Tuesday, December 4, 2012

Diet Update

Thank you, all, for your encouragement and advice after my first post about this. It was scary to make a big change to something as fraught as our diet, and I was scared, so your kind words helped a lot.

Don't try to act innocent, soy!
I'm pleased to report that all is going really well. I was very very worried about how Geri would do, with her feeding issues, and I'm a little ashamed now that I underestimated her so much. I was scared she would reject all the new foods and convinced she wouldn't tackle all that chewing, but I was so wrong. She's munching on meats and veggies and fruits and doing great. I have to cut it into smaller pieces for her, but that's to be expected. Sometimes, she gets a little overwhelmed because she forgets to swallow what she's been chewing and then her mouth gets too full, but event hat turns out okay. Gross as it may sound, she just spits the mass out on her plate and then takes a little bit of it back fro round two. With all the feeding issues, our family has utterly nasty table manners, but oh well. It works, and that's what matters.

In addition to all the great input I got from y'all, I also got a chance to pick the brain of one of my favorite therapists from Geri's old feeding group. She gave me some tips and idea, and also pointed out something very important for our miss Mera. Many moons ago, when Mera's dairy intolerance first cropped up, we figured out that the culprit is not lactose, but dairy protein. What I didn't know is that soy protein is almost identical to dairy protein, so if someone is intolerant of dairy protein they will find no relief in switching to soy! Well, crap... that takes that soy yogurt off the menu. Just as well, it was runny and Mera wasn't impressed. But it leaves me with a conundrum... how to replace yogurt? And should I even bother? I could use almond milk yogurt, but it tastes weird and has a bizarre consistency. I could use sheep's milk yogurt, but it's $3 per cup! I could use coconut, but it's super thin. I could thicken it with protein powder, but that usually has whey in it and that's a no-go. I'm thinking I might just let it go.

The therapist also recommended I not take Geri down to 100% carb free. She pointed out that carbs are essential for processing protein in the body, and that they provide complex sugars that give longer lasting energy than fruits. She wants to see Geri on some amount of whole-grain carbs. Honestly, I was never really thinking of going totally carb-free. I just wanted to reduce it a whole lot and I figured shooting for none but knowing I can't control everything would land us at an actual reduction closer to 70%. I aim high, knowing I'll never make it but figuring that will get me closer to where I need to be. Does that make me a pessimist? At any rate, I bought some quinoa and I'm working more barley into the mix.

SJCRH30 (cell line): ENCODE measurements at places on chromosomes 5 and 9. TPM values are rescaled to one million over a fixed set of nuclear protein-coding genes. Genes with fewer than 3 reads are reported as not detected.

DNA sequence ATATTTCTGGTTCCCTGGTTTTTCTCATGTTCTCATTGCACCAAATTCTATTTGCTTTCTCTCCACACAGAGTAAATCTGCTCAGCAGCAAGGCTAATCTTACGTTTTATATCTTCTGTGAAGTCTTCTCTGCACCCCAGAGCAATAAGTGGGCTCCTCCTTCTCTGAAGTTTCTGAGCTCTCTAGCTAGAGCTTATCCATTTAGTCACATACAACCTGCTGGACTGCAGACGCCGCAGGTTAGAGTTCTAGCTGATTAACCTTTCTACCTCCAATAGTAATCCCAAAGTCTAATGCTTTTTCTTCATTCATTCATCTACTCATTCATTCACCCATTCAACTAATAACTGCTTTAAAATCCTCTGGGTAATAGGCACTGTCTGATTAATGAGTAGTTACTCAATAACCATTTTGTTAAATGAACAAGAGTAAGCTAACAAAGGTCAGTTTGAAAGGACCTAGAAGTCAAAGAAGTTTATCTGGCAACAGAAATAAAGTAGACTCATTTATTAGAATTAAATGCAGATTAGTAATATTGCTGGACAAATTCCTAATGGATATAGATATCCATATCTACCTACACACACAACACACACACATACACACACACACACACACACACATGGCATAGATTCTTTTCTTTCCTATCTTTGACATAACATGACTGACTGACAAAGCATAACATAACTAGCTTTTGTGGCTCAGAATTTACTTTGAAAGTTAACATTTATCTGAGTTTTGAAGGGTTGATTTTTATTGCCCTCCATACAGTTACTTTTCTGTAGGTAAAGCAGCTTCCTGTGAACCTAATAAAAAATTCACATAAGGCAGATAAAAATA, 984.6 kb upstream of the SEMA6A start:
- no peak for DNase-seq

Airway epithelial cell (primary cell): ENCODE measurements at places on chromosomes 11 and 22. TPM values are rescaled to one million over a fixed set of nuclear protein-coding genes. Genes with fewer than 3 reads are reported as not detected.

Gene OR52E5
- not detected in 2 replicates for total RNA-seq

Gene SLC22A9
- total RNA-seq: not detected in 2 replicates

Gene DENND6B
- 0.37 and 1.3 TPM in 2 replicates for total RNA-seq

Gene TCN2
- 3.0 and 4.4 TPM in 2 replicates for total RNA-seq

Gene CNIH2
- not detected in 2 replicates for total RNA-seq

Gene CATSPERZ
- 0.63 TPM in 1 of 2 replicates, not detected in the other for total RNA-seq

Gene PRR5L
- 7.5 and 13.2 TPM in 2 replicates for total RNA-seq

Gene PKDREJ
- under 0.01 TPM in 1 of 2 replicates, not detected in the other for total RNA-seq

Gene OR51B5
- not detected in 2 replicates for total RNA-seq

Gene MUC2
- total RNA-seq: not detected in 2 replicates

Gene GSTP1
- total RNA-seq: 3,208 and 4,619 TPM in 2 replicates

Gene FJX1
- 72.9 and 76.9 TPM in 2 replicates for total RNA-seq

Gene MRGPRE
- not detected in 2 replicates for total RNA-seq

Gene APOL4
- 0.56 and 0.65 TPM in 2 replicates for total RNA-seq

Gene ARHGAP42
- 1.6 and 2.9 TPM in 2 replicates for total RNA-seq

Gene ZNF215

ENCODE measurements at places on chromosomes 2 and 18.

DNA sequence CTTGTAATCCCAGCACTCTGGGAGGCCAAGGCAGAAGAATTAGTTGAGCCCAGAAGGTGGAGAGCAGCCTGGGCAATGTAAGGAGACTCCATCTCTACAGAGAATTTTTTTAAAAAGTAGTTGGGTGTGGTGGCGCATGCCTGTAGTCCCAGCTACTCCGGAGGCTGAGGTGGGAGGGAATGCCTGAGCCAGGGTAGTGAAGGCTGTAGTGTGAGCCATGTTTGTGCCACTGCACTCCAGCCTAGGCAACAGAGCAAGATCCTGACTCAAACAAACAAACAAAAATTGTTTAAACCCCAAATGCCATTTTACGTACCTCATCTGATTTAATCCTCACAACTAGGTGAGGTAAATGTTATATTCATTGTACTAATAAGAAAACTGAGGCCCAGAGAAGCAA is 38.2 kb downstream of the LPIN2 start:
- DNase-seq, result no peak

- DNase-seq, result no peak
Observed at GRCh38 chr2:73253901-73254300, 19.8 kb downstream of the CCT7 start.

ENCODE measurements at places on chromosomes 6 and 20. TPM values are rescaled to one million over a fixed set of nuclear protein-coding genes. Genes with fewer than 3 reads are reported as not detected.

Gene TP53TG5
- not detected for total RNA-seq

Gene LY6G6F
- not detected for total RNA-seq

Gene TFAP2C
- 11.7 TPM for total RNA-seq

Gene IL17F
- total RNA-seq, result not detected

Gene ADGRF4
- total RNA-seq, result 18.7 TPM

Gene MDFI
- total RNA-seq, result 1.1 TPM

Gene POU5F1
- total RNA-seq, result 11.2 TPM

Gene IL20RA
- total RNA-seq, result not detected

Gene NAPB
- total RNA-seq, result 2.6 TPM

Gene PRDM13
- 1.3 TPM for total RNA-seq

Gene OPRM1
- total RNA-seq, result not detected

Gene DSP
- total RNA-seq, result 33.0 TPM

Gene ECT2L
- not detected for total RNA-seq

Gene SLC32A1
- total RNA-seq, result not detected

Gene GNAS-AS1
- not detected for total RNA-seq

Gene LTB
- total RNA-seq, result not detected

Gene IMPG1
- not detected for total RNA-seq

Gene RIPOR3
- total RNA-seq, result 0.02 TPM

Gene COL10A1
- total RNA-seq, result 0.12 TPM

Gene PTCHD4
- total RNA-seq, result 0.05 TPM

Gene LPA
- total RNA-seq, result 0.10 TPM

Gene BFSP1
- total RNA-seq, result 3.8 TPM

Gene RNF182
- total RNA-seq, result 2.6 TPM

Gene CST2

Another thing that the feeding therapist suggested was adding a probiotic to both girls' diets. I can't believe I didn't think of that, since I used a probiotic when Mera's dairy thing first popped up. She said it's a god idea when making a diet change to add a probiotic to keep everything working properly and your immune system functioning during the change. I found a dairy-free kids probiotic powder at King Soopers, so I'm working it in for both girls.

So, what about results?? Without going into too much disgusting detail, it's working. Geri's moving again, and since I dropped the soy I have seen some improvement in Mera. They both seem to be moving their bowels more regularly and with less difficulty. TMI, I know, but at least I'm not posting pics or something. Stroll on over to STFU, Parents and this won't look so bad.

1 comment:

  1. The non-dairy yogurts are all pretty thin, but my favorite in flavor is the coconut milk yogurt. I sometimes thicken soy/coconut yogurt with mashed bananas, avocados, baby barley cereal flakes, or crumbled up shortbread cookies though Emilia will eat it as is without any complaints, too.